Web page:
London is fast discovering the limitless potential of its historic underground stations, vaults and tunnels. The city’s forgotten underground stations could be the next big thing on London’s arts and cultural scene
Words: Elaine Wong
Transport for London is planning to reuse Down Street, an abandoned tube station on the Piccadilly line between Green Park and Hyde Park Corner. TFL has asked businesses to submit ideas for its new use, with the aim of generating revenue for the transport network.
Down Street station opened in March 1907. It transported Londoners on the Piccadilly line for 25 years before it shut down in 1932. This was mostly due to low passenger numbers. However, its decline was also sparked by wealthy Mayfair residents who preferred to travel around the city in the comfort of their own cars. The construction of the station was never popular amongst the surrounding home owners as they believed it made it easier for strangers to access their neighbourhood.
From the tube network’s perspective, eliminating this stop on the Piccadilly Line also made it more efficient for passengers. As nearby Hyde Park Corner and Dover Street stations (now known as Green Park) remained open, there was no great need for a third station in the Mayfair area.
Despite this decline, Down Street has an interesting history. It was transformed into an air raid shelter during the Second World War, and was later used by Winston Churchill when living accommodation and meeting rooms were created there. This was where Churchill secretly discussed issues with his war cabinet, before the Cabinet War Rooms opened in 1939.
Today, TFL is hoping to find a commercial purpose for Churchill’s bunker. Months have been spent researching ideas for its use as a two-year redevelopment plan gets under way. TFL believes the transformed Down Street station will appeal to a mass audience and if successful, it could be the first of many renovations in the coming years.
Other possible underground sites that could potentially reopen include Dover Street and Aldwych station. Aldwych was recently used by television and film companies to film Patriot Games and Neverwhere
‘Ideas have been submitted by the public and businesses interested in the space and are currently being looked at,’ says Sylvia Quagraine, spokesperson for TFL. ‘If this works, then we will look at potentially bringing other sites forward.’
Other possible underground sites that could potentially reopen include Aldwych station, which closed on 30 September 1994. This was also once an air raid shelter before it became an art storage space for the British museum. More recently, Aldwych has been used by television and film companies, with Paramount’s Patriot Games and the BBC production of Neil Gaiman’s Neverwhere both filmed here. Art exhibitions and book launches have been hosted inside the ticket hall and while tours of the tunnels are not usually available, special visits are announced very occasionally.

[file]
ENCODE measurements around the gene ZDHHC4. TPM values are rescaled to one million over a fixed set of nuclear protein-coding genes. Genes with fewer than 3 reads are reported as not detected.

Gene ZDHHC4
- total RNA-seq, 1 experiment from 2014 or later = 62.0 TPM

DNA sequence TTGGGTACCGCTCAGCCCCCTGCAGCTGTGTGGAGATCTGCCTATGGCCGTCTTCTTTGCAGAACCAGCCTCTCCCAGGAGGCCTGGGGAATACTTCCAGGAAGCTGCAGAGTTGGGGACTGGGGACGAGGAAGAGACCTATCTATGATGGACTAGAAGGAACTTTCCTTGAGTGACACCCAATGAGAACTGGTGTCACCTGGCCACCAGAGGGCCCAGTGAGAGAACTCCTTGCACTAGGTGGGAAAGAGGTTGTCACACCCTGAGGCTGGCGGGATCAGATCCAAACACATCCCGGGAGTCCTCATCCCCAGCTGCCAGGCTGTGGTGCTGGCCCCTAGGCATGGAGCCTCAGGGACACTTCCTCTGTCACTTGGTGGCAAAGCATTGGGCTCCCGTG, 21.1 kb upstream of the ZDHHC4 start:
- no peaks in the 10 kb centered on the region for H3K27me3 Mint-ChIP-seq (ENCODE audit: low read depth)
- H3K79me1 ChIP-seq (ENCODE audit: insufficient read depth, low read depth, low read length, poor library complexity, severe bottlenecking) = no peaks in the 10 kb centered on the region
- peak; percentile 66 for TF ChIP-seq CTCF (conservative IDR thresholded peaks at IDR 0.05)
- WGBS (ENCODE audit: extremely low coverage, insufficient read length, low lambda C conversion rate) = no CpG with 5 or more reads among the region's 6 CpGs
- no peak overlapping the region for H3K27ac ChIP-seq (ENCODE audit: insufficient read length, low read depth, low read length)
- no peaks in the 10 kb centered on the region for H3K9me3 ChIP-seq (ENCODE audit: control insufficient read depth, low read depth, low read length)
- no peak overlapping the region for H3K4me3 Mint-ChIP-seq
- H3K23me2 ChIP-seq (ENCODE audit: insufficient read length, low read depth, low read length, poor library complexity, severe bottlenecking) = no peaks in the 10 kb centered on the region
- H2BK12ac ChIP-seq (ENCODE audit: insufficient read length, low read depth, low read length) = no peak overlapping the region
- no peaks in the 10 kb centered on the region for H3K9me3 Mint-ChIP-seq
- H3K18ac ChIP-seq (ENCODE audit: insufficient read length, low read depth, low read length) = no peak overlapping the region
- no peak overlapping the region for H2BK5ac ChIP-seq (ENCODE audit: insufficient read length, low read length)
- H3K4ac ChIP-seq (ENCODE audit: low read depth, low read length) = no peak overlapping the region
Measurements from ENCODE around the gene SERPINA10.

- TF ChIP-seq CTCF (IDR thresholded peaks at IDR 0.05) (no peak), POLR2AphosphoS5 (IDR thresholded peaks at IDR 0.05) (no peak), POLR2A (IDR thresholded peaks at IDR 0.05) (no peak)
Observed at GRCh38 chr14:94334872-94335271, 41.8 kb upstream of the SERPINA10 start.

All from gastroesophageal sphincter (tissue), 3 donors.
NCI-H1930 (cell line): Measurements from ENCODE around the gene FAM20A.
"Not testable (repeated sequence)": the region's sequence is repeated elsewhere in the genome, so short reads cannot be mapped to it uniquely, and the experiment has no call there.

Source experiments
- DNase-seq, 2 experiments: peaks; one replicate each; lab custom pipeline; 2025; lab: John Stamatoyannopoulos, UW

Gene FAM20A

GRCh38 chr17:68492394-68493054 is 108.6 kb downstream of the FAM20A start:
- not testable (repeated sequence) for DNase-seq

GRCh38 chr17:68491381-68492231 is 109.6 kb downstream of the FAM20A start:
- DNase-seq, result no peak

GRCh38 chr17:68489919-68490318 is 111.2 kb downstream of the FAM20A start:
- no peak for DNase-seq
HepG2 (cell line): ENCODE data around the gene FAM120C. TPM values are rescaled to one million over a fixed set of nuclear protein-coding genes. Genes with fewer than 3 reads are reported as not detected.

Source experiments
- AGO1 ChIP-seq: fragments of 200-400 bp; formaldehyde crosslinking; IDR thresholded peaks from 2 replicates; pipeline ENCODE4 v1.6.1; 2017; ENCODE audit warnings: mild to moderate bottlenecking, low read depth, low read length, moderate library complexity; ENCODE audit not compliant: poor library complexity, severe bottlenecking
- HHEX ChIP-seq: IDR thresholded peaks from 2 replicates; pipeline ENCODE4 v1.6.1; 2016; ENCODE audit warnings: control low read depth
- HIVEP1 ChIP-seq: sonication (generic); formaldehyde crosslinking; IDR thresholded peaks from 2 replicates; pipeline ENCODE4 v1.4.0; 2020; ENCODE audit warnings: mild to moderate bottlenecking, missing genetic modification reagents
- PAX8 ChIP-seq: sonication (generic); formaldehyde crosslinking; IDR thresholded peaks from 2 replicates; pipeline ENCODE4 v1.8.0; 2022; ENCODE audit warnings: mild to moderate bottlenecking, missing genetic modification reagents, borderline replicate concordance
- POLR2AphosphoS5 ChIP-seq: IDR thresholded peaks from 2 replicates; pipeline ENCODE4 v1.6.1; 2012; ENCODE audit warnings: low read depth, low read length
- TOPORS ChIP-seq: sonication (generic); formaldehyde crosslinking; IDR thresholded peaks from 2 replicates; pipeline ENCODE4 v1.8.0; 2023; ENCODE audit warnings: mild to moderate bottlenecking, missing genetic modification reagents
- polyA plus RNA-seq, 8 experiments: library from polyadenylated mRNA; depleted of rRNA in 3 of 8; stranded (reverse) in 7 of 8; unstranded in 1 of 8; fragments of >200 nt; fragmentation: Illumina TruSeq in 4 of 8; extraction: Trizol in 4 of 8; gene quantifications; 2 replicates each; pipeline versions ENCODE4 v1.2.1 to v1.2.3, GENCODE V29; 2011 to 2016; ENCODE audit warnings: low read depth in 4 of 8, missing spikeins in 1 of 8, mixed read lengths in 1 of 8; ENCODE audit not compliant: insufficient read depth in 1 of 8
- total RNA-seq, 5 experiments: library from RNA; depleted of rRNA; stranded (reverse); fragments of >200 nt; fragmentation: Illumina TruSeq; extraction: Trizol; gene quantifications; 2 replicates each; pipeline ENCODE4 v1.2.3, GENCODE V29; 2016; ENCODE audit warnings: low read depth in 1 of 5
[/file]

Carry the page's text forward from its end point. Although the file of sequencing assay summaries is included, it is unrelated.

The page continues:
Another likely contender for redevelopment is Brunel’s Thames Tunnel in South East London. Once known as the eighth wonder of the world, this was the birthplace of the tube. It took 18 years to build and in 1843, the tunnel opened as a tourist attraction. 50,000 people visited on the first day, but its intended use to transport cargo never became a reality due to financial pressures. The tunnel eventually became a railway, transporting people from the north and south of the city.
Brunel’s Thames Tunnel in South East London, once known as the eighth wonder of the world, was the birthplace of the tube
Today, the tunnel forms part of the London Overground network and recent news suggests the public could soon be allowed inside Brunel’s underwater creation. In April 2015, a London-based architecture firm won planning permission to transform the tunnel into a performance space. Tate Harmer has already designed a new staircase that will provide access to the original entrance in Rotherhithe.
London’s historic subterranean landmarks stretch beyond transport, though. The Old Vic Tunnels, located beneath Waterloo, were once considered the most creative space in London. After it opened as a popular theatre space in 2009, the venue didn’t create enough revenue for trustees to continue investing.
Despite fundraising efforts by former US President Bill Clinton and his daughter Chelsea, the tunnels shut in 2013 – but not for long. Just over a year later, retailer Vans opened London’s first indoor skate park here. With Vans on board, the Old Vic Tunnels are now home to an 850-capacity music venue, a 160-seat cinema, a gallery, two bars and a café.
Could this be inspiration for TFL and its plans for Down Street? A decision for the station’s new use is yet to be made, but with a number of sunken attractions in London to be explored, one thing’s clear. Life in the capital is just as exciting underground.